JOANNA'S FOOD: family cooking, from scratch, every day

Tuesday, February 09, 2010

Oven-baked polenta

This wonderfully easy new-to-me way to cook polenta comes from Paula Wolfert's terrific new book, Mediterranean Clay Pot Cooking. There's none of that strewing cornmeal onto fiercely boiling water, followed by constant stirring. You just mix cornmeal, oil and cold water, put the resulting mess into the oven & let time do all the work for you. Amazingly, it comes out of the oven entirely lump-free. Not sure if it works in a metal pot, although I can't think why not.

Waitrose in Henley have just begun to stock bags of Italian stoneground cornmeal ... perfect for this, and for a loaf of cornbread later this week.

Oven polenta in a clay pot
for 6

2 cups cornmeal, stoneground if you can find it
2 tablespoons olive oil, or butter if you prefer
8-10 cups water (see note below)

Note: Paula Wolfert's instructions say: the consistency of the polenta is a factor in deciding how much liquid to use. For soft polenta, use 5 parts liquid to 1 part cornmeal and for firm polenta 4 parts liquid to 1 part cornmeal. She also specifies a wide, shallow dish; I cooked mine in a narrower, taller pot, and therefore didn't need so much water.

Preheat the oven to 180C. Stir the cornmeal, oil salt and water. Bake uncovered for one hour and twenty minutes. Stir, and bake for a further 10 minutes. Remove the pot from the oven. If you're using a clay pot, be careful where you put it or it will break; it will be safe on a folded kitchen towel, or on wood. Let the polenta rest for 10 minutes before serving.

You could spread it out flat to cool, for cut and grilled/fried polenta shapes. That's the thing to do with the leftovers (especially good if you stir in a little parmesan). But I couldn't bear to deprive my blue Orpington hens of the pleasure.


Jen @ My Kitchen Addiction said...

This is an interesting way to make polenta! I'll have to give it a try. Thanks for sharing!

GeraniumCat said...

Thank you for this recipe! I love polenta baked in the oven with fontina or taleggio but I've always made it as a 2-stage thing - prepared the polenta first and then baked it with the cheese. This way I could add the cheese a little before the end of the cooking time - after the final stirring, I should think, when I'd also stir in some parmesan, then crumble the other cheese over the top. If it works this new way it could quickly become a staple.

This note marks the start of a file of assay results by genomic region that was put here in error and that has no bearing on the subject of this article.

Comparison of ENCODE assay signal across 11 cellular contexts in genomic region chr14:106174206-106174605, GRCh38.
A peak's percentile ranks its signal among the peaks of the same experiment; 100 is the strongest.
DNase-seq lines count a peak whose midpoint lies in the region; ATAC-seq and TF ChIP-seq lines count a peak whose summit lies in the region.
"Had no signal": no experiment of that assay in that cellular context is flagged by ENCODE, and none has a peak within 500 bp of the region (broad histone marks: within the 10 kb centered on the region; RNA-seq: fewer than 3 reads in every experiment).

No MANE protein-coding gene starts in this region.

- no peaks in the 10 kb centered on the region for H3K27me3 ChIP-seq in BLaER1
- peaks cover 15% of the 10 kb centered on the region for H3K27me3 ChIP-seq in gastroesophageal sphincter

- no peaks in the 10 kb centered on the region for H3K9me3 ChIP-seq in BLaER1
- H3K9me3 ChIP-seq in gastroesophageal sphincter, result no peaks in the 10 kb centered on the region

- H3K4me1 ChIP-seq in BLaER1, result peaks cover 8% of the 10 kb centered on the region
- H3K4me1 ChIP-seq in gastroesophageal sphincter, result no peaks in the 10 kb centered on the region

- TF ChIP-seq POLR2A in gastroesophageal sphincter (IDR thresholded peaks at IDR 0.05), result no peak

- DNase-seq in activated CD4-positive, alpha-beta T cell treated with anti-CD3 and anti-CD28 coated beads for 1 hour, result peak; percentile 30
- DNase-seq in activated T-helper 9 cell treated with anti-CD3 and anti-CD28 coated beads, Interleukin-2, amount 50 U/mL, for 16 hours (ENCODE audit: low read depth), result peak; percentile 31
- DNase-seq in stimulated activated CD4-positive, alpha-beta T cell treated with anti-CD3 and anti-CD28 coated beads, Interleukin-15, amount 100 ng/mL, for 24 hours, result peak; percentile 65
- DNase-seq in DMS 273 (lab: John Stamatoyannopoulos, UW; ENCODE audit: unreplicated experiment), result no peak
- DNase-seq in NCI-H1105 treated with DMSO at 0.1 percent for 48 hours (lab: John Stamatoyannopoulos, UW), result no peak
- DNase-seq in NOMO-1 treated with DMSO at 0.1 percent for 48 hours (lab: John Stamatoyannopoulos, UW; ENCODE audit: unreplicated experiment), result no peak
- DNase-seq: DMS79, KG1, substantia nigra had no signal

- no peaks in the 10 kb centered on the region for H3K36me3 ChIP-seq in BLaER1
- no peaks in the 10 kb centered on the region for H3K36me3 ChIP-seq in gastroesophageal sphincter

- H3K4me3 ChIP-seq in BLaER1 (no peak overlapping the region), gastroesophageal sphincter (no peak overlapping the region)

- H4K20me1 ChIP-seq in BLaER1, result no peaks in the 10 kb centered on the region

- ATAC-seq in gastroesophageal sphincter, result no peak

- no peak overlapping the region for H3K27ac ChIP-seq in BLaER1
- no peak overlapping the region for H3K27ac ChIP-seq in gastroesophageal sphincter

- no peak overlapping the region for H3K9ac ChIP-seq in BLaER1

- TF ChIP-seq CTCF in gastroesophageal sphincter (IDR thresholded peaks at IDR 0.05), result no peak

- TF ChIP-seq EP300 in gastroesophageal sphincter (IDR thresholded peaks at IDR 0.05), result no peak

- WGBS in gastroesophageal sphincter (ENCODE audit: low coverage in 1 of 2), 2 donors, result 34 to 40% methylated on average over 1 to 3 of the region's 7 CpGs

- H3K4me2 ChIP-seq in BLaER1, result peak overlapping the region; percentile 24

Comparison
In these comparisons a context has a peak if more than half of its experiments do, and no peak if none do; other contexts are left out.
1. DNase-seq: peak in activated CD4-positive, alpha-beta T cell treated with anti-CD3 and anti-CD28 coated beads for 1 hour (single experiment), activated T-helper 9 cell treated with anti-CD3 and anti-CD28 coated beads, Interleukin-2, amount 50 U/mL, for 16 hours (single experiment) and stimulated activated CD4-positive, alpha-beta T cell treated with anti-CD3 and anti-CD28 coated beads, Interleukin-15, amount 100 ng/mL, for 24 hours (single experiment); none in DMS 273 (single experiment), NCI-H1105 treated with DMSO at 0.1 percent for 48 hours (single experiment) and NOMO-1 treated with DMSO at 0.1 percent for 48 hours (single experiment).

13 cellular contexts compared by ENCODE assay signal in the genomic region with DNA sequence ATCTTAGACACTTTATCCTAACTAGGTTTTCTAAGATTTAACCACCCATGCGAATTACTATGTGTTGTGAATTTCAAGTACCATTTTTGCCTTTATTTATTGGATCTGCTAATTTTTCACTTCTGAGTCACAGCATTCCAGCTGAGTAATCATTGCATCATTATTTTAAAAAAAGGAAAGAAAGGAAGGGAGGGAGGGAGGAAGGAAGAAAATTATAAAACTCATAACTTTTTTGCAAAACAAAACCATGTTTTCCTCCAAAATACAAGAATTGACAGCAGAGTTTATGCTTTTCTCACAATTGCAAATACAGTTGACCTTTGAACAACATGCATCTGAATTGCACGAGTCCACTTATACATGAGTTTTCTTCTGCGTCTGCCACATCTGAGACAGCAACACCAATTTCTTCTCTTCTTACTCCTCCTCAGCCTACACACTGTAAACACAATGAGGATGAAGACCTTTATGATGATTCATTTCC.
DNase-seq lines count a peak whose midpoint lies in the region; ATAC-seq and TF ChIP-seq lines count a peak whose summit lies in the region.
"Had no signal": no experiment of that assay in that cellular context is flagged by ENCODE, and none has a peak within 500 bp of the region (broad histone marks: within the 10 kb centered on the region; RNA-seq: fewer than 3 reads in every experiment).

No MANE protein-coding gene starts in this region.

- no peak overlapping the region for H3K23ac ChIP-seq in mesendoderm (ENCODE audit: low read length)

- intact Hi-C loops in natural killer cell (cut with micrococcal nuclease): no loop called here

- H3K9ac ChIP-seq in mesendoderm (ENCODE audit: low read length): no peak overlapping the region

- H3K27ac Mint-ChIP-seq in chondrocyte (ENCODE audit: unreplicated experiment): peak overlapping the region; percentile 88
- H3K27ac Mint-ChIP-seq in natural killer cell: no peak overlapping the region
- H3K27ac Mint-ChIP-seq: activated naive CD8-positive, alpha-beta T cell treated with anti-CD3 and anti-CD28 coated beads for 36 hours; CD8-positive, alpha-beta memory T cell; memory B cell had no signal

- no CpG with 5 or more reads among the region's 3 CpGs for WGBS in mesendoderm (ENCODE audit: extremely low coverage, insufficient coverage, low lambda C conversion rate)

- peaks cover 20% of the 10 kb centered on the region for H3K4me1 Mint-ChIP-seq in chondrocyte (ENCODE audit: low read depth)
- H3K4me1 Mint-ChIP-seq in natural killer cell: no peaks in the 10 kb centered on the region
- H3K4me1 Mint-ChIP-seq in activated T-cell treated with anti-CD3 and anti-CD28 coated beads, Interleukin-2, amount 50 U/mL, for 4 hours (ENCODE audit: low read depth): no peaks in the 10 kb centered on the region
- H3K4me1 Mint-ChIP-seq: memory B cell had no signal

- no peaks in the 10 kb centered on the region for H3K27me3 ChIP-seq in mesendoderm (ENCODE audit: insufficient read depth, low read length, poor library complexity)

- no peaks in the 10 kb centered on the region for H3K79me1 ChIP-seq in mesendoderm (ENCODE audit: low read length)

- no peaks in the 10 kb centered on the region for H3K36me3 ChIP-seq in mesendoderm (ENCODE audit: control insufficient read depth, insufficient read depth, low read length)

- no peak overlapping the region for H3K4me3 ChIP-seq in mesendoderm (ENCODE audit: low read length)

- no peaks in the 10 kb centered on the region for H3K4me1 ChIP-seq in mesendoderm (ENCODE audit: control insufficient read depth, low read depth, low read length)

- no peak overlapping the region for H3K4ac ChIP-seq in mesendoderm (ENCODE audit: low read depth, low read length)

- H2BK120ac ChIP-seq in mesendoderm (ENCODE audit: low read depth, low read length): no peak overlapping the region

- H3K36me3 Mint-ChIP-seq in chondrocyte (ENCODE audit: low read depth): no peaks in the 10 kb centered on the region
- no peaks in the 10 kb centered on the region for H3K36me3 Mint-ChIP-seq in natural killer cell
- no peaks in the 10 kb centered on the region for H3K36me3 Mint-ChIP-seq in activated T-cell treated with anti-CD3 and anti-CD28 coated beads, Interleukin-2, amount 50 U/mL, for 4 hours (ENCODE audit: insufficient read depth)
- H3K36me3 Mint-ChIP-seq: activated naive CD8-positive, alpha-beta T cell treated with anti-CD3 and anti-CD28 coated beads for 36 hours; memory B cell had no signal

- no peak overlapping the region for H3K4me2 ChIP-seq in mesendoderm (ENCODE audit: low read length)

Sorina said...

This is just beautiful. Awesome Post!

Poshyarns said...

Your blog is quite the inspiration, I haven't come across this method before and rarely make polenta, for the obvious reasons. Time to try it again I think.

Joanna said...

Thank you all for kind words. As you say, reason to make polenta more often, lovely now that it's simplified


Candyce said...

Hi Joanna,
I am in California, but love English
literature (particularly Jane Austin), English comedy, and this wonderful English blog. I too make most of my family's food from scratch. Our family is prone to diabetes, heart disease and cancer and fresh food just tastes better1 Next week I am starting two cooking and baking classes for homeschoolers. I have a teen class and a class for kids 6-12. I will definitely be looking on your blog for healthy recipes. I am excited to try the polenta, I have been buying it pre-made in the tube and just slicing and frying, but recently had some incredible baked polenta at a restaurant, hoping your recipe will recreate what I enjoyed there. I will let you know!
Candy's Cafe

Joanna said...

Candy thank you for kind words about my blog. I am really excited to be in touch with someone just started cookery classes, because I am about to do the same. It would be good to share thoughts - if you'd like to, you can email at joannacary AT ukonline DOT co DOT uk


PS I've been away, but tomorrow I will explore your blog